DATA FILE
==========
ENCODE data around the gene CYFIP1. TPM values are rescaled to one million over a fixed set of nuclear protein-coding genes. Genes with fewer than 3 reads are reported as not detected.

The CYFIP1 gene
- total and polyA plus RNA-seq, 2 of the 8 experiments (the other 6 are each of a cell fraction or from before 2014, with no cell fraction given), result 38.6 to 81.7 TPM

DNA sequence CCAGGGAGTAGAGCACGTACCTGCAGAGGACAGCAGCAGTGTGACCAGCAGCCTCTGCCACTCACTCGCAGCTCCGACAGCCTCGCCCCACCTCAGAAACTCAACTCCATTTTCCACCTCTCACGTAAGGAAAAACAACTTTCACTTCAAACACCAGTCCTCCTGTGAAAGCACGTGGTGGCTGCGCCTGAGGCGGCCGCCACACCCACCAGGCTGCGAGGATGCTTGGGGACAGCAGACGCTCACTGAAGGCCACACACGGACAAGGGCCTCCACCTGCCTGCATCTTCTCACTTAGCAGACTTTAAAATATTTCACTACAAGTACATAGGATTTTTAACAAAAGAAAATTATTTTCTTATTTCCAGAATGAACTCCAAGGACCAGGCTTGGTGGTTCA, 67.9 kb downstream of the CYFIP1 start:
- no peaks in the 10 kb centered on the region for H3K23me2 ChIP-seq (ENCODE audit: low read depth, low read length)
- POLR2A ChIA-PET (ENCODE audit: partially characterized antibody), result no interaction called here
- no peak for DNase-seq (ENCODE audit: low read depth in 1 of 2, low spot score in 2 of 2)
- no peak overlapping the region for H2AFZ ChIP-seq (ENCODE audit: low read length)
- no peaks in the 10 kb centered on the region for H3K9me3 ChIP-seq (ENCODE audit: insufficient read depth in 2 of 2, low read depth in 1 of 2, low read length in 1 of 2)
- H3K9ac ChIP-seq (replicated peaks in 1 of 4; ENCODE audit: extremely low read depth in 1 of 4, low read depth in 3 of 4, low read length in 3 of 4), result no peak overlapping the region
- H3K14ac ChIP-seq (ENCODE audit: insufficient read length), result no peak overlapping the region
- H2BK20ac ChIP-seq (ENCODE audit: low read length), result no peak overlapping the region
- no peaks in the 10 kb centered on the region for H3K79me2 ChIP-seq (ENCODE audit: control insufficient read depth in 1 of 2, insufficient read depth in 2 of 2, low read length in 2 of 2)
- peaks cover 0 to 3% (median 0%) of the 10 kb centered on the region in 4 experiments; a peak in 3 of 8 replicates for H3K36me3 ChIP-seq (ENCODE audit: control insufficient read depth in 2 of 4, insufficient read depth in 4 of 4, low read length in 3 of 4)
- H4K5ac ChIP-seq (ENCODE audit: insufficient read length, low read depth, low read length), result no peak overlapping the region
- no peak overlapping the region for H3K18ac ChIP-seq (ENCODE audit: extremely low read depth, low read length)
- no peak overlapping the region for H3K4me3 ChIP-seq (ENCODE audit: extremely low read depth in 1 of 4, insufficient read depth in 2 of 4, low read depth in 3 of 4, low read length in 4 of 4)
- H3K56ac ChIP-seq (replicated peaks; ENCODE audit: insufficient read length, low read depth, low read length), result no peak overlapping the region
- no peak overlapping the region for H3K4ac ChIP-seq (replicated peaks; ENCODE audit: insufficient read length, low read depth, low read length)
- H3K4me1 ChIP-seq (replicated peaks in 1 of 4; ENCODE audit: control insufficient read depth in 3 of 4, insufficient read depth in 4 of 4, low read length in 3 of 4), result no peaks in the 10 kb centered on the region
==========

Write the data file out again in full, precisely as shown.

ENCODE data around the gene CYFIP1. TPM values are rescaled to one million over a fixed set of nuclear protein-coding genes. Genes with fewer than 3 reads are reported as not detected.

The CYFIP1 gene
- total and polyA plus RNA-seq, 2 of the 8 experiments (the other 6 are each of a cell fraction or from before 2014, with no cell fraction given), result 38.6 to 81.7 TPM

DNA sequence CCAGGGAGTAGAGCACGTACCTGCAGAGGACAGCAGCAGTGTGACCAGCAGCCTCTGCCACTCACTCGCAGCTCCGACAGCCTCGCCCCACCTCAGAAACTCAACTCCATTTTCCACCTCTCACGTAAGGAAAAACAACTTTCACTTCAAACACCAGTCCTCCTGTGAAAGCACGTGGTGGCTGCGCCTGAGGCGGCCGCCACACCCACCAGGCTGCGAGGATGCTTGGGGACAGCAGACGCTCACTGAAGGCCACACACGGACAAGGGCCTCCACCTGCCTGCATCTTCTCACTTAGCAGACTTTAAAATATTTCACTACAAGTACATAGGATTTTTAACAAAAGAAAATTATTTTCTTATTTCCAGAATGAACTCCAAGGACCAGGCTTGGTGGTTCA, 67.9 kb downstream of the CYFIP1 start:
- no peaks in the 10 kb centered on the region for H3K23me2 ChIP-seq (ENCODE audit: low read depth, low read length)
- POLR2A ChIA-PET (ENCODE audit: partially characterized antibody), result no interaction called here
- no peak for DNase-seq (ENCODE audit: low read depth in 1 of 2, low spot score in 2 of 2)
- no peak overlapping the region for H2AFZ ChIP-seq (ENCODE audit: low read length)
- no peaks in the 10 kb centered on the region for H3K9me3 ChIP-seq (ENCODE audit: insufficient read depth in 2 of 2, low read depth in 1 of 2, low read length in 1 of 2)
- H3K9ac ChIP-seq (replicated peaks in 1 of 4; ENCODE audit: extremely low read depth in 1 of 4, low read depth in 3 of 4, low read length in 3 of 4), result no peak overlapping the region
- H3K14ac ChIP-seq (ENCODE audit: insufficient read length), result no peak overlapping the region
- H2BK20ac ChIP-seq (ENCODE audit: low read length), result no peak overlapping the region
- no peaks in the 10 kb centered on the region for H3K79me2 ChIP-seq (ENCODE audit: control insufficient read depth in 1 of 2, insufficient read depth in 2 of 2, low read length in 2 of 2)
- peaks cover 0 to 3% (median 0%) of the 10 kb centered on the region in 4 experiments; a peak in 3 of 8 replicates for H3K36me3 ChIP-seq (ENCODE audit: control insufficient read depth in 2 of 4, insufficient read depth in 4 of 4, low read length in 3 of 4)
- H4K5ac ChIP-seq (ENCODE audit: insufficient read length, low read depth, low read length), result no peak overlapping the region
- no peak overlapping the region for H3K18ac ChIP-seq (ENCODE audit: extremely low read depth, low read length)
- no peak overlapping the region for H3K4me3 ChIP-seq (ENCODE audit: extremely low read depth in 1 of 4, insufficient read depth in 2 of 4, low read depth in 3 of 4, low read length in 4 of 4)
- H3K56ac ChIP-seq (replicated peaks; ENCODE audit: insufficient read length, low read depth, low read length), result no peak overlapping the region
- no peak overlapping the region for H3K4ac ChIP-seq (replicated peaks; ENCODE audit: insufficient read length, low read depth, low read length)
- H3K4me1 ChIP-seq (replicated peaks in 1 of 4; ENCODE audit: control insufficient read depth in 3 of 4, insufficient read depth in 4 of 4, low read length in 3 of 4), result no peaks in the 10 kb centered on the region